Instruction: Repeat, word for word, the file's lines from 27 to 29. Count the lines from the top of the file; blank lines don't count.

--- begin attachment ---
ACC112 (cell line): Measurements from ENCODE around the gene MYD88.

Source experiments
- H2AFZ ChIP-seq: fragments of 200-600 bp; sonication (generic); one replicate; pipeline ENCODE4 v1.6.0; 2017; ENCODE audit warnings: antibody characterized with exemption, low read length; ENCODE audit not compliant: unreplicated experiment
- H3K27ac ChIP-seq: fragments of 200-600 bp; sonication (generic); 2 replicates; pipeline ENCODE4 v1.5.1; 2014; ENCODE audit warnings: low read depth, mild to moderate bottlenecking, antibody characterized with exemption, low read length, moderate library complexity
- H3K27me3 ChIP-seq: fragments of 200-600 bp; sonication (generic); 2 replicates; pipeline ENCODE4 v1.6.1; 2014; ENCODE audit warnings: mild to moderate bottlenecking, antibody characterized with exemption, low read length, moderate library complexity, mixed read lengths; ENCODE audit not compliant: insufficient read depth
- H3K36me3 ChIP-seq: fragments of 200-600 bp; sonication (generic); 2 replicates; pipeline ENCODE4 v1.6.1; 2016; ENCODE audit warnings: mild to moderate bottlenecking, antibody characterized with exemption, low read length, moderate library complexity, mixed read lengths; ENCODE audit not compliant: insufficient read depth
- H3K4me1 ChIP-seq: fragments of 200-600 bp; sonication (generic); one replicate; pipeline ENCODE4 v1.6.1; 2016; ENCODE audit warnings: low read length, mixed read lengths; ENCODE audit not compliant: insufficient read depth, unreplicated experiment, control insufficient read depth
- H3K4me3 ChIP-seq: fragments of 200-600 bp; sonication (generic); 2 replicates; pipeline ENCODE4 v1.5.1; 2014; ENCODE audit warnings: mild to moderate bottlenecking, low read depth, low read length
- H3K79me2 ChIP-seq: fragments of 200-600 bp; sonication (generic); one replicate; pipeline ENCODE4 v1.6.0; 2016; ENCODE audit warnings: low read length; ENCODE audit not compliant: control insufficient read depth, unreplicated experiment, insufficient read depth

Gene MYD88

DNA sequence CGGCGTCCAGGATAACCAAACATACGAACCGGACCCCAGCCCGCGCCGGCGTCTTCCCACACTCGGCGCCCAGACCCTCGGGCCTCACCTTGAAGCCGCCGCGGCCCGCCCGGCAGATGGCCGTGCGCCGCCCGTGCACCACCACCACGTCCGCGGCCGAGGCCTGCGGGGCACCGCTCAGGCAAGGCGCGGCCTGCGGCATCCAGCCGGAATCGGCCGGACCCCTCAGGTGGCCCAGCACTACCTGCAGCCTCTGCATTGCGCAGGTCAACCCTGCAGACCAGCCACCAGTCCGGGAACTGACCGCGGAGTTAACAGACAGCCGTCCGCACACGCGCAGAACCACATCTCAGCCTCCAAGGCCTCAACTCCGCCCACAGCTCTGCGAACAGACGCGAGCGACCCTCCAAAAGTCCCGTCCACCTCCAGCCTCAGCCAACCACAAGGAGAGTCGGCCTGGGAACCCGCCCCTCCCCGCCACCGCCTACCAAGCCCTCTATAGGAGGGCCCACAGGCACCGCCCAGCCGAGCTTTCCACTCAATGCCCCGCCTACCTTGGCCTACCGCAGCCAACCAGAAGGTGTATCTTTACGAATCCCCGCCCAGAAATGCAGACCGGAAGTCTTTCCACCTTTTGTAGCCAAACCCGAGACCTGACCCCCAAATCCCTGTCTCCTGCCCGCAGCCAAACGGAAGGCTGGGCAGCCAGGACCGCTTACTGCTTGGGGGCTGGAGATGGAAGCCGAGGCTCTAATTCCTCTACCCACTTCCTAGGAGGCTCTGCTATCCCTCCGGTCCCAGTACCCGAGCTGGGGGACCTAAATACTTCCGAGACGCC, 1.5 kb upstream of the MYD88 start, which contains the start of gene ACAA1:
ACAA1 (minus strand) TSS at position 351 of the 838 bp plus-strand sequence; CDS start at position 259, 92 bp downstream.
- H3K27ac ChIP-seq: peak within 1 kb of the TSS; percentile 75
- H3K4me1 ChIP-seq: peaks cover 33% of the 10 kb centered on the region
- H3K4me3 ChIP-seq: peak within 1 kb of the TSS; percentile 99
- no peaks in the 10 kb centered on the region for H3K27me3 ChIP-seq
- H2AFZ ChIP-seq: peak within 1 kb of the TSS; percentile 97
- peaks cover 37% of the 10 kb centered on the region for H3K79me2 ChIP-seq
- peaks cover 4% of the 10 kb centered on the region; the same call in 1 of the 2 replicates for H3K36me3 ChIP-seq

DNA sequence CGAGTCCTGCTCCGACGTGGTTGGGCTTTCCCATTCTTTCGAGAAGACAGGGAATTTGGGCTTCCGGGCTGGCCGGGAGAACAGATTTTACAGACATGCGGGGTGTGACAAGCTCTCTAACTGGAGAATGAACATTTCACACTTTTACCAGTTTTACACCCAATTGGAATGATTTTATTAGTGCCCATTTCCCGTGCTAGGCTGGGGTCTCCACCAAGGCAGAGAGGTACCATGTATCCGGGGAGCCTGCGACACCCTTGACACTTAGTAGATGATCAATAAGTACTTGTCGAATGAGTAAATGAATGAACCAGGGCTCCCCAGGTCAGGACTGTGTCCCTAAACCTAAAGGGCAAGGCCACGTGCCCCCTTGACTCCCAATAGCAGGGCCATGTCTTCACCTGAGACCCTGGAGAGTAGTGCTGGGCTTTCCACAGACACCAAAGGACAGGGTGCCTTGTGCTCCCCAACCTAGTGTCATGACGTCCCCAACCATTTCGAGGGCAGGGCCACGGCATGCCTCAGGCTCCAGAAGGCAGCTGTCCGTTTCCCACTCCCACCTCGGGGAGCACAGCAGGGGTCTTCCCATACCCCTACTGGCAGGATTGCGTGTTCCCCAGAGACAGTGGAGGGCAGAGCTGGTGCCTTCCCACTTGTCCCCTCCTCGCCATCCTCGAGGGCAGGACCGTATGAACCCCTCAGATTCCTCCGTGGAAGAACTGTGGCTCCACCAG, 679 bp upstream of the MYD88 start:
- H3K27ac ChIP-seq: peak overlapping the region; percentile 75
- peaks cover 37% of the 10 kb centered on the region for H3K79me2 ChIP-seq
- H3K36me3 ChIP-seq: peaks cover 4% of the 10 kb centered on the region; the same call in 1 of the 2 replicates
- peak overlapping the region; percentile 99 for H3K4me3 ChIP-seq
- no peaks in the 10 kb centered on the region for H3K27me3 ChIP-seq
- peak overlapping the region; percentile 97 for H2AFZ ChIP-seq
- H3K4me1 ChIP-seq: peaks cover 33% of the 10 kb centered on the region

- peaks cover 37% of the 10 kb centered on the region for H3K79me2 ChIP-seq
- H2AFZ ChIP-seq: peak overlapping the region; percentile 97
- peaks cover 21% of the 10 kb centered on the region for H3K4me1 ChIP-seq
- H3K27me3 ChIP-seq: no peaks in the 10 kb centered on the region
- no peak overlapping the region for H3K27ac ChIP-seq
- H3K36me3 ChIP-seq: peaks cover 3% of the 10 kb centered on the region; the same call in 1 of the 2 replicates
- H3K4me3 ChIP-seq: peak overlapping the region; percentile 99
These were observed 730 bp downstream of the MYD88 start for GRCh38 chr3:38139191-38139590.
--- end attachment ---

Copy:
- H3K4me1 ChIP-seq: peaks cover 33% of the 10 kb centered on the region

- peaks cover 37% of the 10 kb centered on the region for H3K79me2 ChIP-seq
- H2AFZ ChIP-seq: peak overlapping the region; percentile 97